Other NERLITE lighting options include diffuse on-axis light (DOAL), in which light reflecting off a beam splitter strikes an object at nearly a right angle. In such applications, specular, that is to say mirror-like, surfaces appear illuminated while those at an angle appear dark. Non-specular surfaces absorb the light and also appear dark. That’s why this type of light improves measurement repeatability for machined parts.

In a square continuous diffuse illuminator (SCDI), reflection of light off a beam splitter is again used, but in this case the light source is tilted parallel to the beam splitter. This change increases uniformity for non-planar specular surfaces.

Another category of machine vision lighting is the cloudy day illuminator, or CDI. Here light is reflected off a spherical surface from two sources. The result is light coverage of nearly 170°. This can be the best choice for an uneven specular surface.

CDI saved the day for one manufacturer that wrapped its products in cellophane. Simple lighting schemes would lead to reflections that made it difficult to see the lettering of the product inside the cellophane. As a result, there were many false rejects of perfectly good parts. “With CDI,” says Chouinard, “the cellophane wrapper basically disappeared from view in the machine vision camera so that it could clearly see what was underneath. Simply adjusting the lighting to CDI made it possible to fix the problem without interfering with algorithms or pattern matching.”

Wavelength considerations and LED applications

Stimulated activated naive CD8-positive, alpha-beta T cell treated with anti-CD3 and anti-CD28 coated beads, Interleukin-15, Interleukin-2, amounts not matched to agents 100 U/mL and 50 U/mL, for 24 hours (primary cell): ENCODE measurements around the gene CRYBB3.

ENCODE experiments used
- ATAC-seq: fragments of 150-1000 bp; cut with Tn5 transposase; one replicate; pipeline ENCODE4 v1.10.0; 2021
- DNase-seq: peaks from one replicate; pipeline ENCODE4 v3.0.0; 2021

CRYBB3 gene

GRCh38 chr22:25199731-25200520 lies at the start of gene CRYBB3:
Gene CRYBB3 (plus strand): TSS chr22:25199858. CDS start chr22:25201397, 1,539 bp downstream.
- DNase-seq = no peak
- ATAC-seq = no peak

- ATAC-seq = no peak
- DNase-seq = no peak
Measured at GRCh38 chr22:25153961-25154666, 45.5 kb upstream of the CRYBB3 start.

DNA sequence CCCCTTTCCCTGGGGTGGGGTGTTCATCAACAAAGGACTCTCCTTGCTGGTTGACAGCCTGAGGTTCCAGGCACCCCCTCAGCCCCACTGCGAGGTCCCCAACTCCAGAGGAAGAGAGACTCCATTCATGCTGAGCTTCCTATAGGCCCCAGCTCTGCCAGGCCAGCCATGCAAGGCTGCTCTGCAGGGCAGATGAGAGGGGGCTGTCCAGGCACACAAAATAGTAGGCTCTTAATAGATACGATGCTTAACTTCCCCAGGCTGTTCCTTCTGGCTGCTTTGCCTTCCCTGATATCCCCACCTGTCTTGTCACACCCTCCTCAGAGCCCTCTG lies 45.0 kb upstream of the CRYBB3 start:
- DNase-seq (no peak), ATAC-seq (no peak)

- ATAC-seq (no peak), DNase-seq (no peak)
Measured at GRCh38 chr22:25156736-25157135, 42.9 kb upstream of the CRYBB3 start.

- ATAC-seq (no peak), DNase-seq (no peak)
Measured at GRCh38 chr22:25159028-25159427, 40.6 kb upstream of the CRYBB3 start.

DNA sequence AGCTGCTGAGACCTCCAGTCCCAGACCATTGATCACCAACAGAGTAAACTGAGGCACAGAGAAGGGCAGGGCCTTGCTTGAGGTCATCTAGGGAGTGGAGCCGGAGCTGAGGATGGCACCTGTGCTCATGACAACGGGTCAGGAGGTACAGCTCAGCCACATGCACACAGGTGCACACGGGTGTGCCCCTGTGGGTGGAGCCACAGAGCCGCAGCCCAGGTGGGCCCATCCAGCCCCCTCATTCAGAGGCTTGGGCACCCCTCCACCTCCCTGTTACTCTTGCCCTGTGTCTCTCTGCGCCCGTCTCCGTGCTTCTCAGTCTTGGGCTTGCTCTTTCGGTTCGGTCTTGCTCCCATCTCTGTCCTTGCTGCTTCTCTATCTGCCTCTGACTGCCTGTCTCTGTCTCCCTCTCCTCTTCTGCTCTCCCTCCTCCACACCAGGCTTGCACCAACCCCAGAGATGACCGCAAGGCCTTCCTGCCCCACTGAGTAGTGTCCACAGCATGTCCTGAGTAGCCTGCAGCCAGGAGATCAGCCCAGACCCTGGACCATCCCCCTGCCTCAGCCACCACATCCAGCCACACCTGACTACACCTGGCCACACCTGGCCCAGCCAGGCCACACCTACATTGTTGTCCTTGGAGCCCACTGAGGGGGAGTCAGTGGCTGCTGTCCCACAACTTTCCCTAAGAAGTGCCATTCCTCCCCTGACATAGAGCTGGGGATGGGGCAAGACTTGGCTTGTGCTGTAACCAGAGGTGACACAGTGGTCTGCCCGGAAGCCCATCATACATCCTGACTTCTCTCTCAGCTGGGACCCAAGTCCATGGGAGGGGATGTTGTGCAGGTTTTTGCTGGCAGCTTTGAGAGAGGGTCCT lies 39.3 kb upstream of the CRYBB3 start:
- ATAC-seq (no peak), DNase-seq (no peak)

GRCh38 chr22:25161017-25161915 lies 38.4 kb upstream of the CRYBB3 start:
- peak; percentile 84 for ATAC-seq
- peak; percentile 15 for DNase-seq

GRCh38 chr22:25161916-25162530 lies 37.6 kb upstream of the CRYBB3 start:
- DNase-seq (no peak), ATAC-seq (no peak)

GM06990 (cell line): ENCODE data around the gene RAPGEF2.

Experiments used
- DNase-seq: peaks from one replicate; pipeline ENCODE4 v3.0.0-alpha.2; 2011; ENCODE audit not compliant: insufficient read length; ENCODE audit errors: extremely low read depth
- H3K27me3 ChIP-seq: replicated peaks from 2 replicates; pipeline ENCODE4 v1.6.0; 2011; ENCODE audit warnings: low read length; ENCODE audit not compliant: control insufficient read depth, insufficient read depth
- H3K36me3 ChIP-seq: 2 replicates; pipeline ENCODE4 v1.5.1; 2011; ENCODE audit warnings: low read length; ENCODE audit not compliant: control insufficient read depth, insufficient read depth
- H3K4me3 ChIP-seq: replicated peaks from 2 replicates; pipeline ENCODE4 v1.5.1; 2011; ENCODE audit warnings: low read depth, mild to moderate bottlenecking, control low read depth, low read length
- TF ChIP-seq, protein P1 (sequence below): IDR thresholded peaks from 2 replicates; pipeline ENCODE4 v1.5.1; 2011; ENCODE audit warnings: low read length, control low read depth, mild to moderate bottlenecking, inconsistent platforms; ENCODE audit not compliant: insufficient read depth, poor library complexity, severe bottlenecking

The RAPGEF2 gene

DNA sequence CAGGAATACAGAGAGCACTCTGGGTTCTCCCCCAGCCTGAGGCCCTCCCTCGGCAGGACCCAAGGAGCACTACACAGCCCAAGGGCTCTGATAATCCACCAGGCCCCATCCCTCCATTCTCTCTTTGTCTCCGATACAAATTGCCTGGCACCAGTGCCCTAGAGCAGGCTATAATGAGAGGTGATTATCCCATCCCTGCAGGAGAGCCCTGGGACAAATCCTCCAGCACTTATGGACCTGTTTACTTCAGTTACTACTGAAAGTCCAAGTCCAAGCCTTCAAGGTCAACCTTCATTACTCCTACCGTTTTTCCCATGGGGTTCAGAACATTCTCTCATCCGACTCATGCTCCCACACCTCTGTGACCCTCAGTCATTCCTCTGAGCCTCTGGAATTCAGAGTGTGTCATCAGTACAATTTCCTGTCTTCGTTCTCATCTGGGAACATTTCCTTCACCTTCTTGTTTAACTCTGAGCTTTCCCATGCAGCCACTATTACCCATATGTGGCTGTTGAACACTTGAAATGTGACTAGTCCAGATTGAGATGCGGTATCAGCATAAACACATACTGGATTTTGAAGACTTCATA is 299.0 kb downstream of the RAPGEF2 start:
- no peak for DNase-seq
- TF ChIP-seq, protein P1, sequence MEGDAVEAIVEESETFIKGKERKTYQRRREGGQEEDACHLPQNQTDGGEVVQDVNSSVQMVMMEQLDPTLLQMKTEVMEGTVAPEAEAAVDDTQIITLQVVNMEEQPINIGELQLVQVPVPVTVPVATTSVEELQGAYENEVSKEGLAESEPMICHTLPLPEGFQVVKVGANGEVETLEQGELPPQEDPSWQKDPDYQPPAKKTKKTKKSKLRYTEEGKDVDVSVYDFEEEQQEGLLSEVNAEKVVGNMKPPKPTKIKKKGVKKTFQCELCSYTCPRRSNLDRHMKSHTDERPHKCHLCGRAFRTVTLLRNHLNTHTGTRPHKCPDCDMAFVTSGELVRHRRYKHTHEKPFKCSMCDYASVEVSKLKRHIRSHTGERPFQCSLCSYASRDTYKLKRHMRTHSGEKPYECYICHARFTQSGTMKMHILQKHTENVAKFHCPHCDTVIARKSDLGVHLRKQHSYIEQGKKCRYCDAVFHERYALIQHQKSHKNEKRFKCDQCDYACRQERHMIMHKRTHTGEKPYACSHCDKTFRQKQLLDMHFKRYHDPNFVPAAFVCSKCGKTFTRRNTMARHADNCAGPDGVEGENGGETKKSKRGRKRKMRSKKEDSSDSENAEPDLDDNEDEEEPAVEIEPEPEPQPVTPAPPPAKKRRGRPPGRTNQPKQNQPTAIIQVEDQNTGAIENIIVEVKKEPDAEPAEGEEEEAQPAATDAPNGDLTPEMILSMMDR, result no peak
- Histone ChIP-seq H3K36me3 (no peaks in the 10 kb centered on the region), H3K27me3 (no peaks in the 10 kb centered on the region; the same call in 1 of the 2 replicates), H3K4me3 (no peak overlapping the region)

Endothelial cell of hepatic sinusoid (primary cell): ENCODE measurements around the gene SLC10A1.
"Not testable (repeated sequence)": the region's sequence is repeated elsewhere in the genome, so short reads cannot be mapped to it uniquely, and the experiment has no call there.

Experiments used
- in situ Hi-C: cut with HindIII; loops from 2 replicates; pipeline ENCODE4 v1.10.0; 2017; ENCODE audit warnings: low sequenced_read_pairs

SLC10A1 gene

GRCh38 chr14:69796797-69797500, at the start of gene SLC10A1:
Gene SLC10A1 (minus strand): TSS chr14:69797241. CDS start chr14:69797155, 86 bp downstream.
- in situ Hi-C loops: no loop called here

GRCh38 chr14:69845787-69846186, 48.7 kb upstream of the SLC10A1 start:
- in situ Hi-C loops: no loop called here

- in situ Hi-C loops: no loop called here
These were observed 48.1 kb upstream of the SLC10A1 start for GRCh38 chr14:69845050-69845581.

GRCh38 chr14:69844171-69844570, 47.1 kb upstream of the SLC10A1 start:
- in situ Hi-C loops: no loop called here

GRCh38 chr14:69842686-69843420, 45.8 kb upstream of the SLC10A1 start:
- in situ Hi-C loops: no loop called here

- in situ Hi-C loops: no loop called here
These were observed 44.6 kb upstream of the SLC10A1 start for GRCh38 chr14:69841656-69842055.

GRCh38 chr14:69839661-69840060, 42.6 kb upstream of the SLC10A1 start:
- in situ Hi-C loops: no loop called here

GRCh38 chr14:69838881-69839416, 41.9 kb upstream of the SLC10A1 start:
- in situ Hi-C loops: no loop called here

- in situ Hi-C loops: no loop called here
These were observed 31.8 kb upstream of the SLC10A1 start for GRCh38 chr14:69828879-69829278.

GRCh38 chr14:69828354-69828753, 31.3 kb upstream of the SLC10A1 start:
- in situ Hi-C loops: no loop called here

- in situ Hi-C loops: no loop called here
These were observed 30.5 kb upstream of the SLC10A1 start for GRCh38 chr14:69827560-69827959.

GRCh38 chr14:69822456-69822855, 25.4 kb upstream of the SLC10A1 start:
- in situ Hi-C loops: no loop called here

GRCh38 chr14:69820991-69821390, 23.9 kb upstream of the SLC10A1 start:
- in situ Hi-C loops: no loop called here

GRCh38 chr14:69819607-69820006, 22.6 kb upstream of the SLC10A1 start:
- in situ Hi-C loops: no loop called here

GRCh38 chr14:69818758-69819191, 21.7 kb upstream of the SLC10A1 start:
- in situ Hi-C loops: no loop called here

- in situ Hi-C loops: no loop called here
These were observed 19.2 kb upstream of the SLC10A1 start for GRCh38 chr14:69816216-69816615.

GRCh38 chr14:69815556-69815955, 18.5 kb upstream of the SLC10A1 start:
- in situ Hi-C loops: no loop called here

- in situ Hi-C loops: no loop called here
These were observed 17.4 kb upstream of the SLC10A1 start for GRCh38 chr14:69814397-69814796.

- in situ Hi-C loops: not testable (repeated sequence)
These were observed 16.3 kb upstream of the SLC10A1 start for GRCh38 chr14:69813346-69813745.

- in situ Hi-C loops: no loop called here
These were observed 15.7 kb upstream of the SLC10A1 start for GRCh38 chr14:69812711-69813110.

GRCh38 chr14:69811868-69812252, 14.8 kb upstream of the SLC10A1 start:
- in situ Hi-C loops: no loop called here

Beyond variations in the angle of illumination, other lighting parameters to evaluate include the wavelength of the source. If you have a metal part marked with blue ink, for example, consider viewing the part using illumination from the opposite end of the color spectrum. Red illumination will make the blue mark stand out and improve contrast.

Because some inks have the potential to fluoresce, the use of ultraviolet light may make it easy to view what might otherwise be a difficult image to capture. Infrared light sources serve a similar purpose. A new series of backlights with a wide variety of wavelength configurations are available from Siemens to address such issues.

Light emitting diodes (LEDs), are the primary source for machine vision illumination. They are inexpensive, rugged, long lived, and offer the special advantage of being fairly monochromatic. Machine vision repeatability is more easily achieved if only a narrow band of wavelengths travel from the source, through lenses and other optical elements, and into the camera.

Additional techniques to further improve LED performance in machine vision applications include strobing a light to improve performance when inspecting moving parts. Strobe lighting stops pixel blur to help capture parts in motion, but intensity of image capture drops because the light is off part of the time.